The “Infinity War” of its day, “House Of Frankenstein” – also featuring Boris Karloff’s very last role in the Universal Monster Universe – brought together the tangled continuities of their “Frankenstein” “Wolf Man” and “Dracula” franchises into one big monster mash-up (it was originally going to feature “The Mummy” too but the budget just wouldn’t stretch that far).
When evil scientist Doctor Gustav Niemann (Boris Karloff) and his hunchbacked assistant (J Carrol Naish) escape from prison, they murder the owner of a travelling show and pose as showmen to exact their revenge on their many enemies. Reviving Count Dracula (John Carradine), they use him to kill the local Burgermaster so they may continue their fiendish experiments to revive Frankenstein’s monster, long frozen in the ice beneath Castle Frankenstein trapped in mid-battle with the Wolf Man.
There’s a discontinuity between the ending of “Son Of Dracula” and Drac’s first appearance in this movie that has little to do with the change of actor. By this point, old Dracula’s bones have been placed in a coffin and hawked around the countryside as a sideshow novelty, which is kind of how Dracula himself is treated in this film. Niemann revives Dracula and somehow gets him to do his bidding (again Dracula ends up more a henchman than the main man) but quickly discards him once the dirty deed is done. Very much third billing, “The House Of Frankenstein” is Univeral’s Dracula at his lowest ebb after only his fourth appearance (one of which he was barely in).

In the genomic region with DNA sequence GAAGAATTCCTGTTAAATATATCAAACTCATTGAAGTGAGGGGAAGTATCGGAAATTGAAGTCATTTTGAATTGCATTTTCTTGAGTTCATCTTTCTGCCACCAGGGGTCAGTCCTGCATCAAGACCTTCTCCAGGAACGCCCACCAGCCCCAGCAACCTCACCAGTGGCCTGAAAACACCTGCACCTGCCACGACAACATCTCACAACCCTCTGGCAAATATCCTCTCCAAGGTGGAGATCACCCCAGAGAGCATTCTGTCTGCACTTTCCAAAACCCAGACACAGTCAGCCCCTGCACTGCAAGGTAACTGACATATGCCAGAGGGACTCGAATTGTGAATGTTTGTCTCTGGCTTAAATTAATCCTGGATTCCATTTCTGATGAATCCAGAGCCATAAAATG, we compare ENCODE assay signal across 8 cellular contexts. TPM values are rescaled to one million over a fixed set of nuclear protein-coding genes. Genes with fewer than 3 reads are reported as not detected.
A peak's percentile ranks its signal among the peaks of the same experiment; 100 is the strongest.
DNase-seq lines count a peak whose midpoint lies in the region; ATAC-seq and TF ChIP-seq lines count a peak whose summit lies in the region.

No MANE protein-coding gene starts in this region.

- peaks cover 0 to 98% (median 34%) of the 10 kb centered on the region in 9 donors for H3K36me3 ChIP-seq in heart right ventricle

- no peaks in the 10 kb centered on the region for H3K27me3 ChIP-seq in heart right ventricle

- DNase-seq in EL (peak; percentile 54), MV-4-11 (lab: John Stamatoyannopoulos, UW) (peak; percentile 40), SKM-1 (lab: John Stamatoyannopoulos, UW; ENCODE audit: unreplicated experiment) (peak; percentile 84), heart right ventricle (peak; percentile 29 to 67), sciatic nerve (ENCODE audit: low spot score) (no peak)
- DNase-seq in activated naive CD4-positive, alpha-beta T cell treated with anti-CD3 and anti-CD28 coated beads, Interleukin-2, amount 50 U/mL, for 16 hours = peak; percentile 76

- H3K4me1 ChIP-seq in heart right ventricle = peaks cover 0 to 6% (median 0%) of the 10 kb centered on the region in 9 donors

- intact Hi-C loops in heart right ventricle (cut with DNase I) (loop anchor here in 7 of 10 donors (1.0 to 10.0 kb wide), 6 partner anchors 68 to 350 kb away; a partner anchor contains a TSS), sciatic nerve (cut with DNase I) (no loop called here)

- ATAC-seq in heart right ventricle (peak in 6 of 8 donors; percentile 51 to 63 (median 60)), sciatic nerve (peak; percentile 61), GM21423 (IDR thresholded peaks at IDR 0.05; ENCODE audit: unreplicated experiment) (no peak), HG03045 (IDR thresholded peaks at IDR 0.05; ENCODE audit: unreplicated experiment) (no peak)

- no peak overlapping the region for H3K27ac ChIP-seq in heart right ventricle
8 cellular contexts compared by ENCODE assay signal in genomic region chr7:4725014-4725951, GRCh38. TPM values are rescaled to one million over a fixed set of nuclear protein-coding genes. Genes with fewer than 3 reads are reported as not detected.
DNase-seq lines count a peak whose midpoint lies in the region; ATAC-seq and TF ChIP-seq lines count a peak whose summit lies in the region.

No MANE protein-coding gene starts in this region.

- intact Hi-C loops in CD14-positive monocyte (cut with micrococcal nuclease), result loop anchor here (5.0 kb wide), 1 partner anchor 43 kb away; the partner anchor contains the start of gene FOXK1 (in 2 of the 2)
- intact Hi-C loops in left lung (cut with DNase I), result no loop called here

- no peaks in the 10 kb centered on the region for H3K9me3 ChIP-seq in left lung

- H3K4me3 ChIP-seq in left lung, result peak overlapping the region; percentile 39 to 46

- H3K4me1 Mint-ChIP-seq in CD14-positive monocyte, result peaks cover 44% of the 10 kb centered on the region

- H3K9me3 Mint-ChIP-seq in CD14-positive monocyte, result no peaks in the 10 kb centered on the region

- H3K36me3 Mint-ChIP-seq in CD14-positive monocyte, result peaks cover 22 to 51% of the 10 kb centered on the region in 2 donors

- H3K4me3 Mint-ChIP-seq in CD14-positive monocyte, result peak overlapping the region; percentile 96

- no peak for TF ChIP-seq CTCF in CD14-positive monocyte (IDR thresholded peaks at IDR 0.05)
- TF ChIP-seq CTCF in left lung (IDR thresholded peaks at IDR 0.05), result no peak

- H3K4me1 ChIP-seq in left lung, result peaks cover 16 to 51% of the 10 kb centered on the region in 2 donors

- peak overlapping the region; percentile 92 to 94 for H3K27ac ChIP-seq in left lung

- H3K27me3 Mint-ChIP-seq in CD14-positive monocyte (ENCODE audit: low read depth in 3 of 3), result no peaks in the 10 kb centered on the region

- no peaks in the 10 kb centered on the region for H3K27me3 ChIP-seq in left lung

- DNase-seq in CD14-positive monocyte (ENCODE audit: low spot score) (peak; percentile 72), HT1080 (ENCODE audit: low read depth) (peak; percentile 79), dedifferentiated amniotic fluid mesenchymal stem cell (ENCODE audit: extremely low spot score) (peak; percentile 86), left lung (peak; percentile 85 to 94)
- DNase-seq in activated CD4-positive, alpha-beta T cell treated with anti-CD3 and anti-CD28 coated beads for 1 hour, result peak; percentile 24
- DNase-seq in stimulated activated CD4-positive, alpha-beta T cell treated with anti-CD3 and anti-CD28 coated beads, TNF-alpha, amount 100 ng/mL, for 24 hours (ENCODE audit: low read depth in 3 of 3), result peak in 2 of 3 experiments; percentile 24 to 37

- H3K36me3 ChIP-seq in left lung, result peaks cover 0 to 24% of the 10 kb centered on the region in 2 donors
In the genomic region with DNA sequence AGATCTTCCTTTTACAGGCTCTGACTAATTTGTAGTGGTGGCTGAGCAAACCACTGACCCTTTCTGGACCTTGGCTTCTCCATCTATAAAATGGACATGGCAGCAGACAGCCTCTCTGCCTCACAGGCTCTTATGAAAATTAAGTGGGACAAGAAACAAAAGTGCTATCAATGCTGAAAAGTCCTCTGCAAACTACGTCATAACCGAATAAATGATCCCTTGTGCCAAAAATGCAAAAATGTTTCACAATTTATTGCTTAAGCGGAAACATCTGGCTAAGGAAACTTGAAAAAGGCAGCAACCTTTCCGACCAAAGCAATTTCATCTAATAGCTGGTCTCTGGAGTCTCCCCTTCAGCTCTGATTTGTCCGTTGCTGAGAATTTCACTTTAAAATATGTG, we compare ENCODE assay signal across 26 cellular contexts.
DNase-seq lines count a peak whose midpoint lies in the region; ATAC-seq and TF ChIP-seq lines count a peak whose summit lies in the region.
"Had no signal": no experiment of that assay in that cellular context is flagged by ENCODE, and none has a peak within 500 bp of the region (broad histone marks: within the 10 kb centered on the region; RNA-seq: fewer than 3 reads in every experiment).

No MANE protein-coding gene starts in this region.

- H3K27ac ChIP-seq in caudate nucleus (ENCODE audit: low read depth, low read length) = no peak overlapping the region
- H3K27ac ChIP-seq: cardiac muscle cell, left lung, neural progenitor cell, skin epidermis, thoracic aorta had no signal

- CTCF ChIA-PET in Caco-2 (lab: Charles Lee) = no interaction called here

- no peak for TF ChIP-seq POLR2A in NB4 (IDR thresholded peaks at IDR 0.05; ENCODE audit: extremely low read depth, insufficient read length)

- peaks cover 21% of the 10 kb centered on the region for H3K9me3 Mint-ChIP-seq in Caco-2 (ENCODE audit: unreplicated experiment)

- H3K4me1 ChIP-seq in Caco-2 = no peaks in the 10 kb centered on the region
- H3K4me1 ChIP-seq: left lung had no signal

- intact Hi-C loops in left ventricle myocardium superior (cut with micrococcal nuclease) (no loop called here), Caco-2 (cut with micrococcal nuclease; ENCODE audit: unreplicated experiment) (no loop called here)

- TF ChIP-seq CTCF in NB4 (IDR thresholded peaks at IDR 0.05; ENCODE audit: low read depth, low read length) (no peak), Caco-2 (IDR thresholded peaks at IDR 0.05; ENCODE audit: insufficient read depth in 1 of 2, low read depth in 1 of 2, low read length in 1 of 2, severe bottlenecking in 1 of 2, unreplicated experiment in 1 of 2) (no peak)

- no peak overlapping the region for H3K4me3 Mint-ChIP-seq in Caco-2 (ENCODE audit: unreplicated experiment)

Carradine’s moustachioed Dracula is an instantly less imposing Count than his predecessors. Lacking Lugosi’s magnetism or Lon Chaney Jr’s bulk, he compensates by being a good deal smoother and more dapper than before. This, ladies and gentlemen, is bringing sexy Drac.
But, of course, a very manly, heterosexual sexy Dracula which is why he pointedly turns into a bat before feeding on the Burgermaster (unlike when he seduced the Burgermaster’s daughter). Just say no to same-sex neck biting! The ‘40s certainly weren’t ready for that.
Dracula’s involvement in this is pretty much an extended cameo and he’s dispensed with before the halfway point, succumbing to a relapse of bone-itis. He’s only involved in the preamble to the real story, Doctor Neimann’s intention to recreate Frankenstein’s experiment. All-in-all, this much-touted crossover is nothing of the sort, it’s largely disjointed and episodic with the monsters sharing very little if any screen time. Even it’s title star only turns up for the last ten minutes or so, now played by Glenn Strange who makes his Frankenstein debut here and would play the monster for the remainder of the classic Universal films.
Its title may make promises the film itself can’t match but then would you have bought a ticket to “House Of Niemann”?